For most parents, the academic success of their children is crucial, because it is the very foundation that a child’s future is built upon. It is because of this, that a child’s ability to attend school on a regular basis is extremely important to their overall academic performance.

Many people are unaware of the importance the environment plays in a child’s ability to succeed academically. One factor that can substantially limit a child’s ability to thrive physically and academically is that of poor indoor air quality. It is important to understand the part that indoor air quality plays in our school systems and how to improve it.

There have been numerous case studies and physical evidence that have highlighted the affects of poor IAQ on the respiratory system, and how it contributes to the onset of asthma. “According to the Centers for Disease Control and Prevention, or CDC, asthma is one of the leading causes of school absenteeism.” The evidence indicates that a child’s “overall performance decreases with illnesses or absences from school.” 

If a child is unable to attend classes or focus while at school, their grades will suffer because of this. Since many school professionals and parents are unaware of how detrimental poor indoor air quality (IAQ) can be to a child’s health and performance, they may attribute the child’s struggle to some other factor.

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One of the many things that can lead to poor IAQ is the existence of mold growth within a child’s home or school environment. Exposure to such a contaminant can lead to an array of adverse reactions, including the following: scratchy/sore throat, nasal congestion, runny nose, sneezing, coughing/wheezing, shortness of breath, asthma flares, itchy eyes, sensitive skin and skin rash.  Some of the more detrimental reactions to being exposed to black mold include: severe headache, flu-like symptoms, permanent damage to the kidneys, immune system, the brain, and can even lead to death. The more lethal reactions typically affect those with comprised immune systems including the elderly and young children.  Some of the other factors that can contribute to poor IAQ include asbestos, lead, radon gas, carbon monoxide and Volatile Organic Compounds (VOCs) gases emitted by specific building materials, such as paint or carpeting.

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The ventilation rates in most schools today are below what are considered to be appropriate for a given space. “Growing evidence suggests that improving outdoor air ventilation rates can improve student and teacher performance, increase test scores, and reduce airborne transmission of infection.” The results of one study indicated that on average those children who were in poorly ventilated classrooms, scored approximately 14 to 15 percent lower on standardized testing then those children in classrooms with better ventilation (EPA). 

Yet another study indicated that poor IAQ resulted in lower academic achievement. The study was conducted in 2004 by the University of Tulsa Indoor Air Program and the results indicated that of the 51 fifth grade classrooms tested, those with the best ventilation, had students performing better on standardized testing in Math. “As observed ventilation rates increased incrementally, test scores also increased.”  This study focused primarily on the existence of Carbon Dioxide, however, there may have been other contaminants present, including that of mold, causing the lowered scores in less-ventilated classrooms.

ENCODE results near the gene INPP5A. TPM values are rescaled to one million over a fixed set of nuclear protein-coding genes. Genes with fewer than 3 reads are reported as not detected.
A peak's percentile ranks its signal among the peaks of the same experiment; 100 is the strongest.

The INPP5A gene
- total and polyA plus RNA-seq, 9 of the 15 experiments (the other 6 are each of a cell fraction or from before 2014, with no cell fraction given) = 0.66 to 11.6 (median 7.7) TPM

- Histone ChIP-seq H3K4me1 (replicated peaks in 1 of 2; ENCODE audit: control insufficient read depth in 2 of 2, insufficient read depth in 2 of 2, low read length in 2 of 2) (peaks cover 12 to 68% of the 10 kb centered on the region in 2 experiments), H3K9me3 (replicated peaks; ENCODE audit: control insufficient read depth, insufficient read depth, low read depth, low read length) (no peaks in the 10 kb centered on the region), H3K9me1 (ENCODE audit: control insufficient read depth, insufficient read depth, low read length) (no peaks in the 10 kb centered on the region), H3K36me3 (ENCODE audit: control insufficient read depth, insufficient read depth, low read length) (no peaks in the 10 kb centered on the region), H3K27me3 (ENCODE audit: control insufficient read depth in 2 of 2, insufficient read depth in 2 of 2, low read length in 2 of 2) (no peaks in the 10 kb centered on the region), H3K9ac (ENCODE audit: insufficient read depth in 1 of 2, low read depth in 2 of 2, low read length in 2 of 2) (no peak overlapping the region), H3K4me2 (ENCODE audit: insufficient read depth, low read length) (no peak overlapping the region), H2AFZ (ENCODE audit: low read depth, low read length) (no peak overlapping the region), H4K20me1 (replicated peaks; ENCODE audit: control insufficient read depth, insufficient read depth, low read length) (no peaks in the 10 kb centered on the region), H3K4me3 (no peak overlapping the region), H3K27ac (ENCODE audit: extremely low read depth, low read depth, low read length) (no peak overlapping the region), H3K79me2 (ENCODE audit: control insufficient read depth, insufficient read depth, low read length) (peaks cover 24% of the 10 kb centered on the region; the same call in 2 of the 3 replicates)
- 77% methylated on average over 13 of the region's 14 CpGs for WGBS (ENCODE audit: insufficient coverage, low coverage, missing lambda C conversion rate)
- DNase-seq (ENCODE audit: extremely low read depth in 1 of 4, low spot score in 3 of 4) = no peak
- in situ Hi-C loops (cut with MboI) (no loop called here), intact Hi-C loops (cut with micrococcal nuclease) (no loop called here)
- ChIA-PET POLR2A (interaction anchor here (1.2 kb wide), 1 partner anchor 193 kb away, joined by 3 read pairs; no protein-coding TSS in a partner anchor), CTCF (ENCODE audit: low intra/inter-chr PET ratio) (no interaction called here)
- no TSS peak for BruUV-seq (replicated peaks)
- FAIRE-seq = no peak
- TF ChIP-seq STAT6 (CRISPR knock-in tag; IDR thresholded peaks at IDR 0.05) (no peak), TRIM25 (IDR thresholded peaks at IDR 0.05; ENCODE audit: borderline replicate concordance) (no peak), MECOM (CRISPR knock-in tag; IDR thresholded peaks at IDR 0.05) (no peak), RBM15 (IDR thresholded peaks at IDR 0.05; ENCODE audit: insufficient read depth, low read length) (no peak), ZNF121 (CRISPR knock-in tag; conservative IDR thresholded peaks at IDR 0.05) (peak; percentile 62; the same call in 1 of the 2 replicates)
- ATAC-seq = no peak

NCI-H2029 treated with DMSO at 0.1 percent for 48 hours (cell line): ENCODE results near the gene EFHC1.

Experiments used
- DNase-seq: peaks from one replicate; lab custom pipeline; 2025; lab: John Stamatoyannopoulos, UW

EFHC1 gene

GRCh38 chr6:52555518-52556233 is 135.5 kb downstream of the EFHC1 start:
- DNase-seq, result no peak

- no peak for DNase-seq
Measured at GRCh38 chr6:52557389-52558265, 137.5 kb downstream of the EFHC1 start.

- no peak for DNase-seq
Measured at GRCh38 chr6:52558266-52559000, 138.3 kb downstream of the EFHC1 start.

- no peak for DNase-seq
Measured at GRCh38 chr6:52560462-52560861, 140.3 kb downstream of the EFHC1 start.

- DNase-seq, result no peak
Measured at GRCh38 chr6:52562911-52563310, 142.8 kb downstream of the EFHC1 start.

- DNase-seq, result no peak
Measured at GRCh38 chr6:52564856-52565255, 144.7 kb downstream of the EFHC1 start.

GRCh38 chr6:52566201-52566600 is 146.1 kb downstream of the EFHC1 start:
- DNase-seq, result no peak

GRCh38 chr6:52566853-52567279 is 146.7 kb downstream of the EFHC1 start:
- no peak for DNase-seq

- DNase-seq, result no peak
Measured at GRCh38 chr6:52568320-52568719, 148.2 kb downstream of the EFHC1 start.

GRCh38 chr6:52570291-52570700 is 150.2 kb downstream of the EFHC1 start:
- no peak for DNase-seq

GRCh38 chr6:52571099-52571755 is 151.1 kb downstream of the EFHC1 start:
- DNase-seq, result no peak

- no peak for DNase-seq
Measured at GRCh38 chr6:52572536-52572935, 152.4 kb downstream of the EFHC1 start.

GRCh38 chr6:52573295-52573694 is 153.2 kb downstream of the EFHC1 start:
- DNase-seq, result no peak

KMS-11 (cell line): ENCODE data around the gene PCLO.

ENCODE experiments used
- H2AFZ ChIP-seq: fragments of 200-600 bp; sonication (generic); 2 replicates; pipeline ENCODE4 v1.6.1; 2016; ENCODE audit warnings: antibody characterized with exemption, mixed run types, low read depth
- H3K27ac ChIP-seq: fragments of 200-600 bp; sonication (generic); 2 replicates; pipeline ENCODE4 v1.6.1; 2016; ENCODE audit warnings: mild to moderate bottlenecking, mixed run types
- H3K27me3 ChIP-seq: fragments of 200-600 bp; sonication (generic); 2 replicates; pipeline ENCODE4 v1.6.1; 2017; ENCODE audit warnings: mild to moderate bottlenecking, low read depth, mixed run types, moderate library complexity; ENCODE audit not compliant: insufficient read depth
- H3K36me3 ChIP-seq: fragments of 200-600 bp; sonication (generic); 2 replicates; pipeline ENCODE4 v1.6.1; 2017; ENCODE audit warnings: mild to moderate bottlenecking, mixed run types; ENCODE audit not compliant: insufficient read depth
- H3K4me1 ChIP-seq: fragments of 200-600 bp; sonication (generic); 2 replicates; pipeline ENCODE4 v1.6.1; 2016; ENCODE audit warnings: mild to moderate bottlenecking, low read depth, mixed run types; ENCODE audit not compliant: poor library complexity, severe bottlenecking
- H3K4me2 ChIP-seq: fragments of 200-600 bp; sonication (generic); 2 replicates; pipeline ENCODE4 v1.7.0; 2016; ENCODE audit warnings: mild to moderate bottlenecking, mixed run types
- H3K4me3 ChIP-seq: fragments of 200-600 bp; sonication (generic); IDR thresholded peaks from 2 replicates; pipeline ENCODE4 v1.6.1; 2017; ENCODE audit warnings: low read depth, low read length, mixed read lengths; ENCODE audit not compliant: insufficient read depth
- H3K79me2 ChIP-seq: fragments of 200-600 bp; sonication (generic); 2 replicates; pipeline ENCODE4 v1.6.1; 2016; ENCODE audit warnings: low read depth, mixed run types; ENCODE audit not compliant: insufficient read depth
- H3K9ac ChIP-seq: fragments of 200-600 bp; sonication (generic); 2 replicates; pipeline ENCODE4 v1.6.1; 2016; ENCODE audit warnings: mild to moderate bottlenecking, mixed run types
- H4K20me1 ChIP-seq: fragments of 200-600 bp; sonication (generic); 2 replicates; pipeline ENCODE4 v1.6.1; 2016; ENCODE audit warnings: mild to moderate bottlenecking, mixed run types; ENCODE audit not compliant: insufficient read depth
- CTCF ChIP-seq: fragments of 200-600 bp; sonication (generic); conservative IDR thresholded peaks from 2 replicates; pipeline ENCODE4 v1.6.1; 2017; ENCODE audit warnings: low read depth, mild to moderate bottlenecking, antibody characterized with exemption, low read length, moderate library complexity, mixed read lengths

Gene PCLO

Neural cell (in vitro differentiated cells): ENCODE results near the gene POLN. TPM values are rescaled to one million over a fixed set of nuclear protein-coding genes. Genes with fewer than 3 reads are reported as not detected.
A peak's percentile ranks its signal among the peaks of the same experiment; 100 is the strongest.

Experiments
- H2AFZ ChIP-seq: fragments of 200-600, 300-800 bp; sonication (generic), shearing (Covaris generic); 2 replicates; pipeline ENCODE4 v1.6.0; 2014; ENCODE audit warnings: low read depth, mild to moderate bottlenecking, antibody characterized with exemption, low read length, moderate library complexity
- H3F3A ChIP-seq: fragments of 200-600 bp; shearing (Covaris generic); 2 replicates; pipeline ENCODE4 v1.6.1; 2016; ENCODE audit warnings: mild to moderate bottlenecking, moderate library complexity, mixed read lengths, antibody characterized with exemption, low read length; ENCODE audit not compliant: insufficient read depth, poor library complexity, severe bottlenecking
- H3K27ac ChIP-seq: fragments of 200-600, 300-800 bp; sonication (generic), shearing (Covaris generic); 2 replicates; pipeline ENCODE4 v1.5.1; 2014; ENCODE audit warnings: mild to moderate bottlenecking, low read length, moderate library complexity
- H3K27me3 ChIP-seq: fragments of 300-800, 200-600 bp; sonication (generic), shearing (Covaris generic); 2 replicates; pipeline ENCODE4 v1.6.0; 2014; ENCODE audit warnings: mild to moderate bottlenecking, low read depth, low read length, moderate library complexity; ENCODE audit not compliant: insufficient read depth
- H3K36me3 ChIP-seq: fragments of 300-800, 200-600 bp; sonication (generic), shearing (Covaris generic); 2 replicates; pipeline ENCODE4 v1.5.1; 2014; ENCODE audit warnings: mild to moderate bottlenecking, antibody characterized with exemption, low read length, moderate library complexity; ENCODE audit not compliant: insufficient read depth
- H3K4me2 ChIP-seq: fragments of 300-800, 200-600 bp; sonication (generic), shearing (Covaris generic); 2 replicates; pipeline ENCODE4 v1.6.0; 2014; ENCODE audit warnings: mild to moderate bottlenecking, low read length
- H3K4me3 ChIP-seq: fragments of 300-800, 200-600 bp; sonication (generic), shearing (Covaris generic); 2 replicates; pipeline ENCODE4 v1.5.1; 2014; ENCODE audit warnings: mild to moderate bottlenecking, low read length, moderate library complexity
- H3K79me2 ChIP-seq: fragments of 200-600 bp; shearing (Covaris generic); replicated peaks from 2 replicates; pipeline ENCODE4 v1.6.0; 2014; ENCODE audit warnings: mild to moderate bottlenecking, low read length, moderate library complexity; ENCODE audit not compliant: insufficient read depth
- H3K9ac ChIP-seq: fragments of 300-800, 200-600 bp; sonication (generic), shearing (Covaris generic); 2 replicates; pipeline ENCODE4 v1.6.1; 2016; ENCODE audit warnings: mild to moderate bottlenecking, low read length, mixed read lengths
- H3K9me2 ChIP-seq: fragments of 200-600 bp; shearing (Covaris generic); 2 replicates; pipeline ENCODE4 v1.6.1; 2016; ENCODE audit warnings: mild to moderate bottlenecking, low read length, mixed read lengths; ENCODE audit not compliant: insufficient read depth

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The administration of many of the K-12 schools is under the impression that maintenance of the place in which children are educated in is not a key aspect of a productive learning environment. However, studies have shown that a school employing more maintenance staff with a consistent routine resulted in the improvement of “health, attendance and academic performance” for most children.  It is important for school officials to be aware of the impact that IAQ truly has on the success of the students attending, but also on that of the school as a whole. 

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“For example, absenteeism is often identified as a predictor of student performance, and a 1 percent improvement district-wide can translate into millions of dollars in lost school days.” Taking into consideration the vast number of schools that operate in the U.S. alone, the significance of such an improvement would be quite substantial.

It is clear that proper ventilation in classrooms is a key component to academic success for many children. However, if contaminants are already present, it is important to remove such hazards immediately. Prevention is best, but for many existing classrooms, steps must be taken prior to establishing a more routinely ventilated environment. Proper inspection, testing, and remediation of a classroom that may contain hazardous contents, is very important to the health of those who are present in the environment on a regular basis. In the case of mold, it is also important to find out if there is an existing leak or moisture intrusion in the classroom, since mold requires water to grow.  Fixing such issues promptly will result in healthier air content and thus proper ventilation can then  occur. Understanding the effects of indoor air quality on the health of children will give school officials and parents the opportunity to improve the conditions within our schools. The goal is to provide a healthy environment for the children that attend, as well as the teachers that are educating them.